Newspaper article The Christian Science Monitor

A Lebanese-Israeli Water Conflict Threatens to Boil over ; A Lebanese Facility That Opened Last Week Can Supply Water to 60 Villages

Newspaper article The Christian Science Monitor

A Lebanese-Israeli Water Conflict Threatens to Boil over ; A Lebanese Facility That Opened Last Week Can Supply Water to 60 Villages

Article excerpt

A tranquil stretch of shallow water some 20 yards across strewn with black basalt boulders and shaded by oleander and eucalyptus trees, the Wazzani springs seems an unlikely focus for a possible war between Lebanon and Israel.

Yet a Lebanese plan to draw water from the springs has provoked Israel to threaten to destroy the pumping station, which was officially activated last week. And as the United States gears up for a possible war against Iraq, the water crisis between Lebanon and Israel has raised the possibility of a final showdown in the coming months between the Israeli army and its bitter foe, the Lebanese Hizbullah organization.

Given its scarcity in the Middle East, water has a powerful strategic value. The Wazzani springs feed directly into the Hasbani river, a tributary of the River Jordan. The Hasbani crosses the border into Israel two miles downstream from the springs and runs into the Sea of Galilee, Israel's largest source of fresh water. Lebanon intends to pump some 350,000 cubic feet per day from the springs to eventually supply up to 60 impoverished villages along the border with drinking water.

If the pumps operate 24 hours a day, they will still take less than 10 percent of the Hasbani's total annual flow, a clearly acceptable amount under international law, the Lebanese argue.

But Israeli Prime Minister Ariel Sharon has described the project as a causus bellum, adding Israel cannot allow the project to proceed.

Diplomats in Beirut and UN officials believe that the threats do not signal a serious intention to destroy the waterworks. "They want to dissuade the Lebanese from launching a more ambitious project for the Hasbani, such as building a dam or diverting the river," says a European diplomat. Israel's intimidation seems to be working. Kamal Awaida, an engineer with the state-run Litani River Authority, says that Lebanon's agricultural needs require a dam being built along the Hasbani to capture the plentiful winter waters for irrigation during summer.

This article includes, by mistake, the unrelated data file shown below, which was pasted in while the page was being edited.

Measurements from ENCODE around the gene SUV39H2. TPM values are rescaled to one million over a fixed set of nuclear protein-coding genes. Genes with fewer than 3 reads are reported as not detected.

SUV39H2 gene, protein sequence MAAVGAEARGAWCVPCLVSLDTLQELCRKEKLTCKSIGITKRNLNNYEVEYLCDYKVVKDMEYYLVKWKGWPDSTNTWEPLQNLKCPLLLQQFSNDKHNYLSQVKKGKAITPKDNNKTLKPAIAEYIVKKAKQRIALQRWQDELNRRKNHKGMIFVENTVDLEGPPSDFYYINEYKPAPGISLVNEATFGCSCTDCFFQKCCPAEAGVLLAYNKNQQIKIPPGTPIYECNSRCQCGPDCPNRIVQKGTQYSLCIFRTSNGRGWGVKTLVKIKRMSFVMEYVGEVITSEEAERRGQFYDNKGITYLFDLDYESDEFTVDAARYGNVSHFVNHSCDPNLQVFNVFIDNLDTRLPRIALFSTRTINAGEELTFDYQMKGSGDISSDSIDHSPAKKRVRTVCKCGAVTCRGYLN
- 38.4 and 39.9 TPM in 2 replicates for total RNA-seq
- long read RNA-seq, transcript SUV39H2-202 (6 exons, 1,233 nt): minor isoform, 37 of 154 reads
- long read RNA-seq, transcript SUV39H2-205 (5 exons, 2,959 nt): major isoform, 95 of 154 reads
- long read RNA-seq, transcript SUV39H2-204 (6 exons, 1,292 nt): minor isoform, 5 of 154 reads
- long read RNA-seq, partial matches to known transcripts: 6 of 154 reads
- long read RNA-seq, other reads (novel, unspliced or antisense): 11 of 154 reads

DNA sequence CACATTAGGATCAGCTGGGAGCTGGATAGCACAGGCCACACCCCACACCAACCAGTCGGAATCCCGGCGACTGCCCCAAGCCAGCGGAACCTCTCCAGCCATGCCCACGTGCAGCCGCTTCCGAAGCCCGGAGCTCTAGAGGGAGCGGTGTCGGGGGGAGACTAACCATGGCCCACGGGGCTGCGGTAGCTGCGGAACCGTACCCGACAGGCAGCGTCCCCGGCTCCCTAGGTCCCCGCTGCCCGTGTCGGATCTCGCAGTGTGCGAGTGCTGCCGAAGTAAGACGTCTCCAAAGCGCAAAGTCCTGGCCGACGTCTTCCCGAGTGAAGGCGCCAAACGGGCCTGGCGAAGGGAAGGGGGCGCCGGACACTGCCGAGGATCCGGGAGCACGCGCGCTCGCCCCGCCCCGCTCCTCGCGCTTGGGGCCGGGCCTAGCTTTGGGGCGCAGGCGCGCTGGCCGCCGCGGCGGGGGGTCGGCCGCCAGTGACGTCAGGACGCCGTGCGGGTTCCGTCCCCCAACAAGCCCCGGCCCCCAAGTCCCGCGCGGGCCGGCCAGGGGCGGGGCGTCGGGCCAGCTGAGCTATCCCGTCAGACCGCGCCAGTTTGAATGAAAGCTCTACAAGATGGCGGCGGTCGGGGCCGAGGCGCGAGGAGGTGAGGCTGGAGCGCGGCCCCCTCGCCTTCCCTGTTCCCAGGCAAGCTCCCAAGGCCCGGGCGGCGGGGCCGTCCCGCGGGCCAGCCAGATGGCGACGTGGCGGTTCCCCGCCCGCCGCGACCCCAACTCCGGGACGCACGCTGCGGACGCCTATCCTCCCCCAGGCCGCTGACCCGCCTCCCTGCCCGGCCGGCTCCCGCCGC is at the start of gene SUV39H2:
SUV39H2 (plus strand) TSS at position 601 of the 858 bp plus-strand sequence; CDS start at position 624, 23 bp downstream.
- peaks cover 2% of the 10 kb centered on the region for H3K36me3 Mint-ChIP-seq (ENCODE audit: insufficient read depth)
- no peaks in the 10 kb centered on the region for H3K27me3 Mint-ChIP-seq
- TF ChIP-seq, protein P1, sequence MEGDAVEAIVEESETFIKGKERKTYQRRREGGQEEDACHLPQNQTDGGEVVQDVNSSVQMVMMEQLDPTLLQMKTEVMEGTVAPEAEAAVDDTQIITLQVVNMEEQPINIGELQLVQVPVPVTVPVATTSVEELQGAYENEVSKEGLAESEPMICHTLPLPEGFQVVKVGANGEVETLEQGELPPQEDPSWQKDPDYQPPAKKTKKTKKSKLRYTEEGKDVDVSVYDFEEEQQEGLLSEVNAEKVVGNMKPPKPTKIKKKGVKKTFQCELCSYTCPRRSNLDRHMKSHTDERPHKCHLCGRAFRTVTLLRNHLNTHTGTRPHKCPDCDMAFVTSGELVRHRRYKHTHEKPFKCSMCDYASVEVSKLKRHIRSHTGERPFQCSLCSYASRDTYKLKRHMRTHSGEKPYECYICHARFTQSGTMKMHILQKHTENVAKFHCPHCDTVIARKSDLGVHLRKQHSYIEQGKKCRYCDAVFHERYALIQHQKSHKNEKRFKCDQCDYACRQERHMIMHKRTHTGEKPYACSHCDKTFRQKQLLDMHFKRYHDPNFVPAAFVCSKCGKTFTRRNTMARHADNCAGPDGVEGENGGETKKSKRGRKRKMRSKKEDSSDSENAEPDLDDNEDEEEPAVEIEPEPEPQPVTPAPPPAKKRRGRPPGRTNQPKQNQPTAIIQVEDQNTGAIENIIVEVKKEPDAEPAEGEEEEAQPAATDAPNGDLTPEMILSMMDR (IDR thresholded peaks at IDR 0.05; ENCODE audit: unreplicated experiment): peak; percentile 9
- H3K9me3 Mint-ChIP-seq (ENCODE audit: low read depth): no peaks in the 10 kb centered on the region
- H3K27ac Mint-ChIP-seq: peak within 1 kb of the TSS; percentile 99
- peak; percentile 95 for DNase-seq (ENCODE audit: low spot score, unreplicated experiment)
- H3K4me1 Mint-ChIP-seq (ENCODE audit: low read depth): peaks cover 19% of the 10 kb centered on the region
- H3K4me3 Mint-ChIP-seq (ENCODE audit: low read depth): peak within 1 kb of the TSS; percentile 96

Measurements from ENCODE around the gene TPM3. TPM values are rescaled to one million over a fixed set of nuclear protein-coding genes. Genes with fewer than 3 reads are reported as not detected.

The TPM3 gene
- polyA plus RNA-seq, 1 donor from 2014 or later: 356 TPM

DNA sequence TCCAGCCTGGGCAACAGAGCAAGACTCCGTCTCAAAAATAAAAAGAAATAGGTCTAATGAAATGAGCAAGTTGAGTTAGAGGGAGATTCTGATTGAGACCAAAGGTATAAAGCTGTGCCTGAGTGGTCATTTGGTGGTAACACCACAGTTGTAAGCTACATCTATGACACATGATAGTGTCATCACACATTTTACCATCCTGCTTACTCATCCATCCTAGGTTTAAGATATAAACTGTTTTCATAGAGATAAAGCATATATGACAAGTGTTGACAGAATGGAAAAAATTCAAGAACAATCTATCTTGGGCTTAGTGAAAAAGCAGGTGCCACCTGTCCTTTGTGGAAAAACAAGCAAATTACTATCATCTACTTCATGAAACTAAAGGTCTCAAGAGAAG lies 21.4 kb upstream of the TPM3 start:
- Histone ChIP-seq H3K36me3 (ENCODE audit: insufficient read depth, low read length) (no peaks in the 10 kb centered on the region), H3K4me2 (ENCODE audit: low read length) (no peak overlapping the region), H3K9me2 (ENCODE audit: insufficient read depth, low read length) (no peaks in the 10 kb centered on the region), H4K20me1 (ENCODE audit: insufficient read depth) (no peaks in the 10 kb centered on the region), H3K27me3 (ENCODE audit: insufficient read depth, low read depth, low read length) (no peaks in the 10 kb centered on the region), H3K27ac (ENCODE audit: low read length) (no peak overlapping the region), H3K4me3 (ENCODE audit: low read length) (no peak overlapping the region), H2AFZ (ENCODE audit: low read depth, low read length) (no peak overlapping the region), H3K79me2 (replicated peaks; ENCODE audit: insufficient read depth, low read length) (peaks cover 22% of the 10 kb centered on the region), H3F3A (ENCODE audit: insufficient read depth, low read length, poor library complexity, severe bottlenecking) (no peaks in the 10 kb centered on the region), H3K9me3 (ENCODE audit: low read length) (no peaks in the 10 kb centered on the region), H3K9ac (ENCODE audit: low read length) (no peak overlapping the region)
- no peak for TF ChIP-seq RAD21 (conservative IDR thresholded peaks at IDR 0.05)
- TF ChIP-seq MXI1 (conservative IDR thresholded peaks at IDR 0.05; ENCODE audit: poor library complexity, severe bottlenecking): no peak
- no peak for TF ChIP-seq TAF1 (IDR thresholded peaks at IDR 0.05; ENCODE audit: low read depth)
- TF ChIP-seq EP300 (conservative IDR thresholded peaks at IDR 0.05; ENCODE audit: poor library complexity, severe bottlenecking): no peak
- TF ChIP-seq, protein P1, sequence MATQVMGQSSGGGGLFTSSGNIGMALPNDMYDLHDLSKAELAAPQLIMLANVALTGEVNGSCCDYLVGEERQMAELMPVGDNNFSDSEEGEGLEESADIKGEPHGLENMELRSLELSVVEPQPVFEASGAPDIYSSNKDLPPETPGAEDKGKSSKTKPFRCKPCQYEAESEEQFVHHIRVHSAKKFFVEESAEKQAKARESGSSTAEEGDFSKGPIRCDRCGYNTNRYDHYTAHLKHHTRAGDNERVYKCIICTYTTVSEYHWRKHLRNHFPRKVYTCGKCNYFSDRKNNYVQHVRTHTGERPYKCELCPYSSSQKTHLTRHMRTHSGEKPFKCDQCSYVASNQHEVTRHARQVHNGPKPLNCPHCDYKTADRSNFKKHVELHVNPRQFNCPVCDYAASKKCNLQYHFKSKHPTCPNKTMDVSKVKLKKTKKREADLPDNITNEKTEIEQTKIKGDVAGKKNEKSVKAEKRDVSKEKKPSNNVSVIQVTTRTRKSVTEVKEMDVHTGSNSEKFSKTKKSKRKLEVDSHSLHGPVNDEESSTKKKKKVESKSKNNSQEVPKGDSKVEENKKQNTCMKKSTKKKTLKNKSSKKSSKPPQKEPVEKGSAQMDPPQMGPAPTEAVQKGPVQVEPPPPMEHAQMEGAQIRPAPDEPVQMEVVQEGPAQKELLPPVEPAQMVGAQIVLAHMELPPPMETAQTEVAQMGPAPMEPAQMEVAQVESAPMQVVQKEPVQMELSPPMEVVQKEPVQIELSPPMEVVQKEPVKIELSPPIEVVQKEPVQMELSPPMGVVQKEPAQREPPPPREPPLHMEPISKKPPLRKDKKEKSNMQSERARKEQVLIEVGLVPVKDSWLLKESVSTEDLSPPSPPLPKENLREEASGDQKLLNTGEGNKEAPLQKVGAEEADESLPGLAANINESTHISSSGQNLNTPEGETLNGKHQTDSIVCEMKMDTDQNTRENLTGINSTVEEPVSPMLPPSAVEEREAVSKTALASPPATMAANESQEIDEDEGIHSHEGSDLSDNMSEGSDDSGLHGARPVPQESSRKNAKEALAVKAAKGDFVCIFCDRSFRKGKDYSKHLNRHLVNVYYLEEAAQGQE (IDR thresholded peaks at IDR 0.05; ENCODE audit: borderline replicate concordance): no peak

"But the Israelis won't let us," he says. "Look at all the fuss they are making over a tiny little pump. What do you think they would do if we built a dam?"

South Lebanon is still recovering from the devastation caused by Israel's 22-year occupation, which ended in May 2000. Go for a drive along the Lebanese-Israeli border, and the physical contrast between the two countries is clearly apparent. On the Israeli side, dense apple orchards extend right up to the border fence. Pine forests carpet the hills and the numerous fishponds in northern Galilee shimmer like sheets of beaten silver in the brilliant sunshine.

The Lebanese side, however, is marked by a barren landscape of rocky hills, sun-bleached grass and dusty olive groves. The international community has encouraged the cash-strapped Lebanese government to pay greater attention to the economic needs of southern Lebanon, hoping that increased prosperity in the area will weaken Hizbullah, which effectively controls the border district. …

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